This week I've decided that, as a time and money saving measure, I will bike to work. My bike, purchased in Fort Collins in order to create another point of shared harmony with Jen, is heavy and in general not so great. But it is certainly good enough to meet my most basic bike needs. Ie, I can sit on it, and traverse the distance between home and work in a time that is less than or equal to the bus. That's it. Those are the needs.
Yesterday I get up and am feeling great about this decision. I get this sanctimonious feeling as I pass buses on the way to work. Thinking about how good I am (me personally) for the environment, and how fit and buff I'll be after all this biking. How rewarding this will be. It's a glorious morning, crisp and cool. I start to head down 16th and encounter a long hill, but as with everything this morning it's all downhill. Nothing to stand in my way.
Yeah, well that's not entirely true. Even as I'm enjoying this great morning, I realize, my tires need some air. Well that's not entirely accurate. It's my tubes inside my tires that need some air. And well, that's not entirely correct because some suggests that there is any air in my tubes to start with. As I finish coasting down the hill I realize that the normal rhythm of the bike tires on the ground has started to have a little more bass than usual. I'm sounding more like Snoop than I'd like, as there is a fairly consistent (every revolution as it turns out) sound coming from my back tire. My tire separated from the rim.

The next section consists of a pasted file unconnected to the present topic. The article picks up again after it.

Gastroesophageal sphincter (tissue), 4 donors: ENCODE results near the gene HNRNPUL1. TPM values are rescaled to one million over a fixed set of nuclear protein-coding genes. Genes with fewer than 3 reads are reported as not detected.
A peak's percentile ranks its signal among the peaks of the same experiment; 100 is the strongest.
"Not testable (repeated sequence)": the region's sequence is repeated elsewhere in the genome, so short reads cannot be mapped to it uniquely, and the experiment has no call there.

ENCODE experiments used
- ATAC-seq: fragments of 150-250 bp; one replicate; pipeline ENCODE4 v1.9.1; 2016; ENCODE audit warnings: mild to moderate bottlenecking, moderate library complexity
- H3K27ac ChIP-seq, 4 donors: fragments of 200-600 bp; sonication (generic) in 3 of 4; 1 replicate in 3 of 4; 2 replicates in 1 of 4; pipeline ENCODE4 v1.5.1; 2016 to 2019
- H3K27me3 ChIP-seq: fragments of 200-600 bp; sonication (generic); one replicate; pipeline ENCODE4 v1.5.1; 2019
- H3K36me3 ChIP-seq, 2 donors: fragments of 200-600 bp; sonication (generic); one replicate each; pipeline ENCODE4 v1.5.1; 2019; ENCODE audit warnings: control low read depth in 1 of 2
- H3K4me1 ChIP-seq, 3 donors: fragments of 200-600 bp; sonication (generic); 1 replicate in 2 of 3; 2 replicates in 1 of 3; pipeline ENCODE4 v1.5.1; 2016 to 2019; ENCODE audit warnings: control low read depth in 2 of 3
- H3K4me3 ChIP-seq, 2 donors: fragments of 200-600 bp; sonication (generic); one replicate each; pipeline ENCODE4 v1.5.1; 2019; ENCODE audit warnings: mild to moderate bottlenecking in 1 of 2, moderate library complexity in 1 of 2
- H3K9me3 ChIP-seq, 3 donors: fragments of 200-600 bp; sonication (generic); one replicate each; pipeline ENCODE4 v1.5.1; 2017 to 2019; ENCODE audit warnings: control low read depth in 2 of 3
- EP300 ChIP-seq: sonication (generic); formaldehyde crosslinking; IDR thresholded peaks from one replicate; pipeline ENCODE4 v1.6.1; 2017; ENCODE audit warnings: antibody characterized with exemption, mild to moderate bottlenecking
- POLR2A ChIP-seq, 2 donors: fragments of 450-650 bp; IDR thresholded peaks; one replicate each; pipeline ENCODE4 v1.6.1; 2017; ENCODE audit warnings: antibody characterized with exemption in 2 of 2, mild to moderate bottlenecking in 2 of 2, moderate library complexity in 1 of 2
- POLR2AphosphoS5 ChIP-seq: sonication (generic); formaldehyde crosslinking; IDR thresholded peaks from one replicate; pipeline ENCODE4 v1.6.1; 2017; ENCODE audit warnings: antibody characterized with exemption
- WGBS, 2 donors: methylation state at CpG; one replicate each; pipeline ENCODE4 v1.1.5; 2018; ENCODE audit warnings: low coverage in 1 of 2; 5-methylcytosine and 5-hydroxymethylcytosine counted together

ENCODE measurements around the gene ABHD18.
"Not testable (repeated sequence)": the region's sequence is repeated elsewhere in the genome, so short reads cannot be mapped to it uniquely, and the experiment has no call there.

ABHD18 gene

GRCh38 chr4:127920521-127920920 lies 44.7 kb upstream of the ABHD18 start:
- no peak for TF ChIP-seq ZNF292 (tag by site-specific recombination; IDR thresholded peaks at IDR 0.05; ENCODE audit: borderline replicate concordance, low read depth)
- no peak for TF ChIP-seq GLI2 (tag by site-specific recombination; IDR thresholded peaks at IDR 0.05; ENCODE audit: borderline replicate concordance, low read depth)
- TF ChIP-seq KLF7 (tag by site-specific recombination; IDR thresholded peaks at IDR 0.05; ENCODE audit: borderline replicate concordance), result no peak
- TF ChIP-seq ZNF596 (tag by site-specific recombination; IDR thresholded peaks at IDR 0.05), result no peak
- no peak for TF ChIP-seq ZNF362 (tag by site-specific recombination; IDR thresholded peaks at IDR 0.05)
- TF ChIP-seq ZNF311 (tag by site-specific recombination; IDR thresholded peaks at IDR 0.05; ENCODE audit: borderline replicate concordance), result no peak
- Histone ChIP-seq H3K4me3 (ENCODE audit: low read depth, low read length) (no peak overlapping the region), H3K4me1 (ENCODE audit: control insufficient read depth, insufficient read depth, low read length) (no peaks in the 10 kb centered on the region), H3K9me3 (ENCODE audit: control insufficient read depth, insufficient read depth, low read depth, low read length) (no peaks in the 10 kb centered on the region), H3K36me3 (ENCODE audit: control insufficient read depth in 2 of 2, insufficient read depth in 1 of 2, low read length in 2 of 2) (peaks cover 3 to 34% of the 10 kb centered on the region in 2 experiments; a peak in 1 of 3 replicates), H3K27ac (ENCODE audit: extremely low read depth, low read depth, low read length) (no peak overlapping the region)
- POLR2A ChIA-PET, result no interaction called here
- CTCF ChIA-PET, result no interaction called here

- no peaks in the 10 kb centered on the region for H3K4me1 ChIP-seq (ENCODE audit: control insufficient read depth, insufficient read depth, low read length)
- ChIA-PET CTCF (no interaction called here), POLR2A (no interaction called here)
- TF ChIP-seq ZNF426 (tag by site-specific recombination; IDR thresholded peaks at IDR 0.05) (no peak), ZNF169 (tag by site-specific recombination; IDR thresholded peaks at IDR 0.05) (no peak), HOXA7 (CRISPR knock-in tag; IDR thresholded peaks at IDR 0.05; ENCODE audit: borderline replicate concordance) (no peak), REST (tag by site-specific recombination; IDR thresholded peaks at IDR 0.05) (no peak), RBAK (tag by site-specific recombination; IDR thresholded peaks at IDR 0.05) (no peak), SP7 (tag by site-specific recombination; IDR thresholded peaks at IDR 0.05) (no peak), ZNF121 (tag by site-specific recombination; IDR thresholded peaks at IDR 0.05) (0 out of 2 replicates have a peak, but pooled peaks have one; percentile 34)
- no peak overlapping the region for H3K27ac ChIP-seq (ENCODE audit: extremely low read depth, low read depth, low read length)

I am forced to abort my glorious ride and address the harsh reality that I'm walking my bike to work. So I walk the last 8 blocks to work and lock my bike. Locking my bike is a challenge as the U-lock is too short as is the cable lock. So the brilliant inter-locking patterns of my mind, whereby I am completely secure become something more akin to a taut tie between my bike and the rack. But I digress.
After trying with Paul's help to inflate the tube (no luck, though a special thanks to Paul for the effort), I take my bike to the bike shop. It is then that I meet the biking equivalent of every indie rock record store clerk. He is dismissive and basically scoffs at my bike. As we are walking out he says, in a strangely confrontational yet paternalistic tone: "Given 6 hours I could make this a good bike." I say, oh, what's wrong with it. Knowing full well several things, but wanting an appraisal, not a reprisal. Well I get the second. His answer: Oh...everything, but you don't care. You don't care do you. I feel like my pedatrician is accusing me of replacing formula with gin. I'm trying to be a good bike owner (having now spent nearly 80 bucks on a bike worth 150, just to lock and inflate it). So I pay and leave. The bike ride home is nice. The hill on 16th mocks me on my return trip. Every push of the pedal reminds me that for every stretch of downhill, there's always an uphill on the way back.